Jewell the crowning glory in Whelan's masterplan

Click to follow
The Independent Football

Dave Whelan has a personal fortune of £250m. Since becoming chairman of Wigan Athletic 10 years ago he has lavished £75m on the club and will provide a further £25m for Paul Jewell to buy players over the summer.

Dave Whelan has a personal fortune of £250m. Since becoming chairman of Wigan Athletic 10 years ago he has lavished £75m on the club and will provide a further £25m for Paul Jewell to buy players over the summer.

As a man who launched his business career with a market grocery stall and went on to float the JJB Sports chain for £65m, Whelan knows a balance sheet from a clean sheet.

However, Wigan's promotion to the Premiership gave him a feeling money cannot buy.

"We've achieved the impossible dream," purred the 68-year-old Whelan like a night-club crooner. Still beaming after victory over Reading secured the club's second promotion in three years and their third under his stewardship, he added: "What we've done is give hope to every team in the Football League and the Conference."

The journey from outhouse to penthouse is far from impossible. Several clubs have completed it, most famously Wimbledon, who graduated from semi-professional football a year before Wigan in 1977 and were in the top flight inside nine years. Nor, it must be said, does any current lower-division outfit have a benefactor with Whelan's financial muscle.

Yet the rise of Wigan under the former Blackburn Rovers full-back has essentially taken a mere eight years. As recently as 1997 they were still in the bottom division. The significant turning point came four years ago next month, when Whelan turned to Jewell as Steve Bruce's successor after the Merseysider's ill-starred sojourn at Sheffield Wednesday.

Jewell's career seemed to be in premature decline. Whelan, though, felt instinctively he had found the manager who could realise his ambitions.

He announced he expected Premiership football within five years. Jewell delivered with one to spare, prompting Whelan to assert that if he wanted his new contract to be for five years, he would be happy to oblige.

Whelan, Bradford-born but Wigan-bred, has waited 45 years to return to the level he was forced to leave after suffering a badly broken leg for Blackburn against Wolverhampton Wanderers at Wembley in the FA Cup final. Given that ­ and a pattern of shrewd investment that began when he used his £400 insurance pay-off to buy a stall on Blackburn market and later paid £7,500 for a fishing-tackle shop and transformed it into the JJB empire ­ it is inconceivable he will allow Wigan to relinquish their status without backing Jewell's judgement in a more volatile market.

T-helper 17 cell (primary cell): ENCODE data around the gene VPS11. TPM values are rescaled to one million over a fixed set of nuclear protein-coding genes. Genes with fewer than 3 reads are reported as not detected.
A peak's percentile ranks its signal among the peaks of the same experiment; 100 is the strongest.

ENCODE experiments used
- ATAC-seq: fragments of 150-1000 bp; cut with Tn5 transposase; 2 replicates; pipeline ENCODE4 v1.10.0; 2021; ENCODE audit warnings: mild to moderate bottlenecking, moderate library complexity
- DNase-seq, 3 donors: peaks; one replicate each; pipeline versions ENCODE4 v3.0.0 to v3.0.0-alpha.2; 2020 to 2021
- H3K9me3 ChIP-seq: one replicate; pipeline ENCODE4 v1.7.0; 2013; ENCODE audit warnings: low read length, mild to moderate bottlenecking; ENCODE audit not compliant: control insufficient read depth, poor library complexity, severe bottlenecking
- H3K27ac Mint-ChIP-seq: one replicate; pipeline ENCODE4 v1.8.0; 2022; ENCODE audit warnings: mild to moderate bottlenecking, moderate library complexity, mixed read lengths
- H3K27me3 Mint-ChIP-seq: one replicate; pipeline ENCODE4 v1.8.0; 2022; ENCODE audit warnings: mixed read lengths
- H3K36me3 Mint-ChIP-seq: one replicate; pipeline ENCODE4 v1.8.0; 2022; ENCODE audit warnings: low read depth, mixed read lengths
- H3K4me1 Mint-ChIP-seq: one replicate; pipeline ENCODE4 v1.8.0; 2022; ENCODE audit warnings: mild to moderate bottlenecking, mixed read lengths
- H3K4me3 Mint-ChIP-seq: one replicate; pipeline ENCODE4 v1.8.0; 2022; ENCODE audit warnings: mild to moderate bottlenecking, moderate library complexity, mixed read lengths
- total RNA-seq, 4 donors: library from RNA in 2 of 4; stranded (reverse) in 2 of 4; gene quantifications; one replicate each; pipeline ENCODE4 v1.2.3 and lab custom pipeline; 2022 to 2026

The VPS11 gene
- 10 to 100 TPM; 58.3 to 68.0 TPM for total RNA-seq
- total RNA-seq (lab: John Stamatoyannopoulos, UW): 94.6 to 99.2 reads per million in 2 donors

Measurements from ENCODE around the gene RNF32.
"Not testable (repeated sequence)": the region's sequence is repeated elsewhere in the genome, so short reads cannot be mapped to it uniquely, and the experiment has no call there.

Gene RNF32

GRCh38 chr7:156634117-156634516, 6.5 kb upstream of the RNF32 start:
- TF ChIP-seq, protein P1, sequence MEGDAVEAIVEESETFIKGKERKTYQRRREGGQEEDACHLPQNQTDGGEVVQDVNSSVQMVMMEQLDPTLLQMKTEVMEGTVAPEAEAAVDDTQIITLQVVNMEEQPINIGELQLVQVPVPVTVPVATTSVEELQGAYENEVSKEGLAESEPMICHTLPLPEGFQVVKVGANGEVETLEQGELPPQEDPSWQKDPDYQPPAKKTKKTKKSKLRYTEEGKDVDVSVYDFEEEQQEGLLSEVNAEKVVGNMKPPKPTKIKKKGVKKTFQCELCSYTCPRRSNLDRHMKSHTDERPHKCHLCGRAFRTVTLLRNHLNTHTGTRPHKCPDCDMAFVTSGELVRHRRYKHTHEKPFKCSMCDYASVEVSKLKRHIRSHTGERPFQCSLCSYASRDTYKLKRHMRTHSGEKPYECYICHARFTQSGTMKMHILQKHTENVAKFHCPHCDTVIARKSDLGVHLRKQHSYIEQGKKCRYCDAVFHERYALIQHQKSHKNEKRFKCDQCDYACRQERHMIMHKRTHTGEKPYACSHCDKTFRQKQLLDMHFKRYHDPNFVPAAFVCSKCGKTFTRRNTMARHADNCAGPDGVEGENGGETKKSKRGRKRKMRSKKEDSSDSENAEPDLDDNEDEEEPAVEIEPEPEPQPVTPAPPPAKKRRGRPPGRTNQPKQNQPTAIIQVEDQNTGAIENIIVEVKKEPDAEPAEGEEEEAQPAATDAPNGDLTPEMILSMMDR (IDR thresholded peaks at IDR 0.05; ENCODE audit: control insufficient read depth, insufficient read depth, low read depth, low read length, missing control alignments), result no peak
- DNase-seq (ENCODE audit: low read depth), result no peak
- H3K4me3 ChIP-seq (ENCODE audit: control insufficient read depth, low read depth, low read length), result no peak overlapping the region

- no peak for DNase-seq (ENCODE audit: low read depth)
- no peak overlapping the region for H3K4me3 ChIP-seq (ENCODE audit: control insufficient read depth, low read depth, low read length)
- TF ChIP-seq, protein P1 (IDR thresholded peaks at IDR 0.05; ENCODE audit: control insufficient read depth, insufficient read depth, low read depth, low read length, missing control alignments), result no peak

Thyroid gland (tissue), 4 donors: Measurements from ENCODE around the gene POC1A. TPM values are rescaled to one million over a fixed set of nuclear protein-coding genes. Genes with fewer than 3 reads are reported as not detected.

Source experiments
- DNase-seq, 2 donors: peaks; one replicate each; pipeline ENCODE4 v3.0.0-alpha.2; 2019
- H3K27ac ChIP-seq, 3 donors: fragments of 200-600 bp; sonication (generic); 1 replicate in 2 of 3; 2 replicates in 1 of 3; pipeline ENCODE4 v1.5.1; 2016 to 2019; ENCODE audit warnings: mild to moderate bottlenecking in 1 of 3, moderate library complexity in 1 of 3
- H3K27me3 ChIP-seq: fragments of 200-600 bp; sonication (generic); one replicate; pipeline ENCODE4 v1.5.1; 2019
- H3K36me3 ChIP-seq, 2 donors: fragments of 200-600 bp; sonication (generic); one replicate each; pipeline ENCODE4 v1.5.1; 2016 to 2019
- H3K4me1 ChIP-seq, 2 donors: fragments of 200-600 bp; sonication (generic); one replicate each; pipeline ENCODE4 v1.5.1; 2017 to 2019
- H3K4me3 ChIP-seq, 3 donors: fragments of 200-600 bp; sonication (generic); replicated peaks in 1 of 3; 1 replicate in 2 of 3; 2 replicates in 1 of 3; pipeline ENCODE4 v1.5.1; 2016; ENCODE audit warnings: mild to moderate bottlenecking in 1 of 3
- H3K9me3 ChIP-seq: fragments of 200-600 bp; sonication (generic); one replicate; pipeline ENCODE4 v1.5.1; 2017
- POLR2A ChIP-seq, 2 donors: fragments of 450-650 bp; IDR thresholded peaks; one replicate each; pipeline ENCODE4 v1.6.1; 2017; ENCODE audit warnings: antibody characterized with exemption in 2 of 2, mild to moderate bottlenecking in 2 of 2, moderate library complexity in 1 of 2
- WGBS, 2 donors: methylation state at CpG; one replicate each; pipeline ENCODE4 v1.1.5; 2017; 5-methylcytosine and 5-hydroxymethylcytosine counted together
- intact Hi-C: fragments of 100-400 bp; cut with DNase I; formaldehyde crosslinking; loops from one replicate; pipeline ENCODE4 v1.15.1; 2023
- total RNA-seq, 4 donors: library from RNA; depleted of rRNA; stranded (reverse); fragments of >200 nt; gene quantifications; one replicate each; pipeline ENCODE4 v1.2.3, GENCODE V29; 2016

Jewell's experience with Bradford City of taking an unfashionable club into the Premiership means he is acutely aware that an upgrading of his squad will now be imperative. Tellingly, he spoke last night of needing to sign "the right type of player".

Wigan's team spirit is almost tangible and could be damaged or even destroyed if, for example, the perception among the players who have come through the divisions with them is that the close-season intake contains any overpaid mercenaries.

The Reading manager Steve Coppell, who is also familiar with the task of bridging the chasm in class following promotion, tacitly acknowledged that Whelan's resources could be crucial to Wigan's prospects of staying up. "Money obviously makes a huge difference," he said, "but only if you can identify the right players." Jewell, he surmised, might be tempted to shop at the "mixed European trolley", presumably a reference to Sam Allardyce's strategy at neighbouring Bolton Wanderers.

Coppell expected Jewell already had a "wish list", and the Wigan manager confirmed he would assess his priorities this week.

It is a sobering thought that his captain, Matt Jackson, last appeared at the top level nine years ago, while the only one of his strikers to have played there, Jason Roberts, struggled for goals after going up with West Bromwich Albion. (Whelan, incidentally, revealed that he rebuffed an approach for Jewell from then managerless Albion last autumn by telling them "you couldn't afford him".)

Tomorrow night, Wigan's players will parade in front of their fans again in a promotion celebration. Meanwhile, posters promised a "Festival of Beer and Brass" at the stadium.

The old Lancashire coalfield town made an early start on the beer yesterday, and with Whelan wielding his wallet, the Premiership's newest arrivals should not be short of brass.